Top Stories
Top Stories

How defeat has changed UFC's Conor McGregor ... or has it

Conor McGregor ... humbled?

Last March, he laughed at his opponent and ordered him to get coffee.

He dressed like a dandy in a colorful suit and bow tie. Conor McGregor was the heavy favorite to beat Nate Diaz at UFC 196, even though he gained 25 pounds to move up from featherweight to welterweight.

Instead, he submitted to Diaz in the second round. It was a stunning defeat.

Five months later, McGregor was back in Las Vegas doing interviews, but this time he spoke quietly and wore a polo shirt. He appeared humble and seething at the same time. "I'm simply relaxed, calm, focused," he told CNBC. "I'm looking forward to going in and fighting this man and putting this right."

Conor McGregor arrives at a UFC 202 mixed martial arts news conference, Thursday, July 7, 2016, in Las Vegas. McGregor is scheduled to fight Nate Diaz at UFC 202 in Las Vegas.
John Locher | AP

McGregor is still the favorite in Saturday's rematch at UFC 202, but only by a slim margin, and for all his new-found calm, tempers flared again this week in Sin City. McGregor showed up a half hour late to a news conference Wednesday, and Diaz stormed out. F-bombs flew between the two opponents, and soon bottles and cans were flying.

But a lot has changed for the UFC since March. Last month, talent agency WME-IMG bought the league for an astounding $4 billion, the most ever paid for any sports franchise. There were weeks of drama after McGregor tweeted he was retiring, then he made up with UFC President Dana White only to be abruptly pulled from a rematch with Diaz at UFC 200 for refusing the rigorous media obligations.

"They were trying to drag me left and right, and I simply wanted to train," he said. "I felt like I'd earned the right."

The 28-year-old Irishman blames the fallout with White on "a lack of communication," and said that now "I'm very happy, it's been perfect." GQ reports McGregor has spent weeks at a self-funded $300,000 training camp in Vegas with several sparring partners. "We've prepared for war," he told CNBC.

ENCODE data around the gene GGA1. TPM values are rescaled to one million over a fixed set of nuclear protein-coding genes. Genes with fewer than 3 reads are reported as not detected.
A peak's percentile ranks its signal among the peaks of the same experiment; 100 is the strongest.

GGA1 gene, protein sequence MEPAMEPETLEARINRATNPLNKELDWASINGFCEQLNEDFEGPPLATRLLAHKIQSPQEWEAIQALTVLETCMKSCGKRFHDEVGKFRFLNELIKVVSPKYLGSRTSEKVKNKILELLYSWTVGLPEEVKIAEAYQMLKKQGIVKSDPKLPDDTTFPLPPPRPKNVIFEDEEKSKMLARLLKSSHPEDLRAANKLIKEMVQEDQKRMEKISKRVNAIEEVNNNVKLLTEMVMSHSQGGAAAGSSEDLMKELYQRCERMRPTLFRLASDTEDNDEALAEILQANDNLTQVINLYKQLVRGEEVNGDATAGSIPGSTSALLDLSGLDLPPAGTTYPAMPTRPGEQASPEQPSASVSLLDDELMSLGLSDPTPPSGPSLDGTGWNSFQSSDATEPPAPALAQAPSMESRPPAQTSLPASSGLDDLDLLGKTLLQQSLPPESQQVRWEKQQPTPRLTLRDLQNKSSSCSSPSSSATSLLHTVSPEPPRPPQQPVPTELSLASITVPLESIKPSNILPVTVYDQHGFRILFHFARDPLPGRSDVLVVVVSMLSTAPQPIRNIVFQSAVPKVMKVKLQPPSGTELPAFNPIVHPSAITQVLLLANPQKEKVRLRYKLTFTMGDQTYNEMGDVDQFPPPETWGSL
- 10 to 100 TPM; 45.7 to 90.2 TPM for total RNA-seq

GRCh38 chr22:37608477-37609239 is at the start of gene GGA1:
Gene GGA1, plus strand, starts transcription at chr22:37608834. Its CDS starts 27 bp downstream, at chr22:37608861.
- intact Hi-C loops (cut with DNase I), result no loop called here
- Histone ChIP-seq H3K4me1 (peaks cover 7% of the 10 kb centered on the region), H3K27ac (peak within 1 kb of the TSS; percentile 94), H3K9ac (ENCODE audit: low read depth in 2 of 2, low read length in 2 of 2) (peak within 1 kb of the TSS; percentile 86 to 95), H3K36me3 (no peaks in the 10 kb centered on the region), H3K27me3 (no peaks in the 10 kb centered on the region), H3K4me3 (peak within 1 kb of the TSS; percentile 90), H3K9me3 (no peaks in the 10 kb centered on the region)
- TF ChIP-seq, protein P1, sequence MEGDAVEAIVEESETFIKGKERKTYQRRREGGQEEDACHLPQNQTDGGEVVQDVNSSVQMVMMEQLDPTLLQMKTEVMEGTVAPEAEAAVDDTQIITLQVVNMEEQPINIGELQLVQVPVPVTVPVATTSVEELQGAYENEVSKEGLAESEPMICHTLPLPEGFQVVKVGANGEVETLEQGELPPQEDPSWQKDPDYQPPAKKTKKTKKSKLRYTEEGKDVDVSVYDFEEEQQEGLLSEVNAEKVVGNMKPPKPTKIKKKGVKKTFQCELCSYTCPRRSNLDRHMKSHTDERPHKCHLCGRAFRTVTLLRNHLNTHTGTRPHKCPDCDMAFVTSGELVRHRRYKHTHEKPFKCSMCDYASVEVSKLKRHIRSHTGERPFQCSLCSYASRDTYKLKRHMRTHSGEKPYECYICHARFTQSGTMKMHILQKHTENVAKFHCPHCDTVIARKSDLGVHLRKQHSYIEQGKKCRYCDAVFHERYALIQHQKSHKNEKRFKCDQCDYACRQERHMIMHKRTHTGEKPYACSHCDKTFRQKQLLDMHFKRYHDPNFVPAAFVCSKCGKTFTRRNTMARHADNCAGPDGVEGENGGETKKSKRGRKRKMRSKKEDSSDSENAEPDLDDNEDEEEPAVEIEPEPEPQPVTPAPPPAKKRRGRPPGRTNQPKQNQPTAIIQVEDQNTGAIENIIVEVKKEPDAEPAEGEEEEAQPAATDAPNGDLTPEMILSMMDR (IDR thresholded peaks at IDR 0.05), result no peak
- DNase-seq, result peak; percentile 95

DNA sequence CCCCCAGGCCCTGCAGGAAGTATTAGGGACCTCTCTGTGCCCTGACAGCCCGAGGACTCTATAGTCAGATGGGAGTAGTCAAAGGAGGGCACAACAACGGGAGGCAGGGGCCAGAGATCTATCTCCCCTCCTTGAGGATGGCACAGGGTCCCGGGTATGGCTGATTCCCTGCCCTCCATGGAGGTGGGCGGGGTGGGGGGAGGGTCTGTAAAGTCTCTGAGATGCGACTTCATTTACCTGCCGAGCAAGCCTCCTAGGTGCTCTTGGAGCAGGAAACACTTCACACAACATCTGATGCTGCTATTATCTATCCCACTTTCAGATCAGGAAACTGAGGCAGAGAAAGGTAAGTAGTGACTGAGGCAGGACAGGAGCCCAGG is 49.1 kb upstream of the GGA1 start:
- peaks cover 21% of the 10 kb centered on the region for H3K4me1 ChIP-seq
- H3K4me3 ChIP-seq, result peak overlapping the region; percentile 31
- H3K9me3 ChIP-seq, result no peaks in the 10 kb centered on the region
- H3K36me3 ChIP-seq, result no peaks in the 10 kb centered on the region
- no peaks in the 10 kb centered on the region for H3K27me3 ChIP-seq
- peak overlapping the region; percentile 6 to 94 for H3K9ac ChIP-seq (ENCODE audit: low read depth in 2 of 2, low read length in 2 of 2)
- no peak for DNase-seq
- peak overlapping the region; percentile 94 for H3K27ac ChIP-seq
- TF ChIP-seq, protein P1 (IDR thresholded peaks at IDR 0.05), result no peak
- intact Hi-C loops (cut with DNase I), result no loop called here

He also said the new management team at the UFC has pretty much left him alone. "In 2015, it's me bringing all these numbers, breaking all these records, and then early 2016, it sold for $4 billion. You've got to understand that I had a big role in that price tag." Have the new owners shown their appreciation? "They most certainly will."

How much will he be paid this time? In March, McGregor famously revealed to CNBC he would "breeze past" $10 million once he got his cut of pay-per-view revenues. The league is hoping UFC 202 will bring in even more PPV money, even as ESPN reports some tickets to the actual event are going unsold inside the new T-Mobile Arena. "I don't show up for a fight for a reduction, so most certainly I will make more money for this fight," he told us.

At the same time, McGregor suspects the crowd in Vegas will be hostile. Fewer fans from Ireland are making the trip. "There are many reasons why a lot of the Irish couldn't make it this time," McGregor said. "I mean, the (UFC) 200 debacle, when I was pulled from the card at the last minute when many of my fans back home had purchased tickets. Then the European championships, then the Olympics. It's been a busy summer."

McGregor said losing to Diaz has not injured him financially outside the Octagon. His image still pops up on advertisements around Dublin. "As long as you show up, fight, compete, perform, bring in the numbers, the fans respect that, everyone respects that."

Whatever happens Saturday, McGregor stands out as a success story in a sport where he admitted, "It's very hard to get out of this game alive. Nobody exits the game unscathed."

So when asked about a new effort to unionize UFC fighters, McGregor said he might consider getting involved. "If it is presented correctly to me, maybe I will help spearhead something like that, but right now I'm focused on the McGregor business, and that is UFC 202 this Saturday."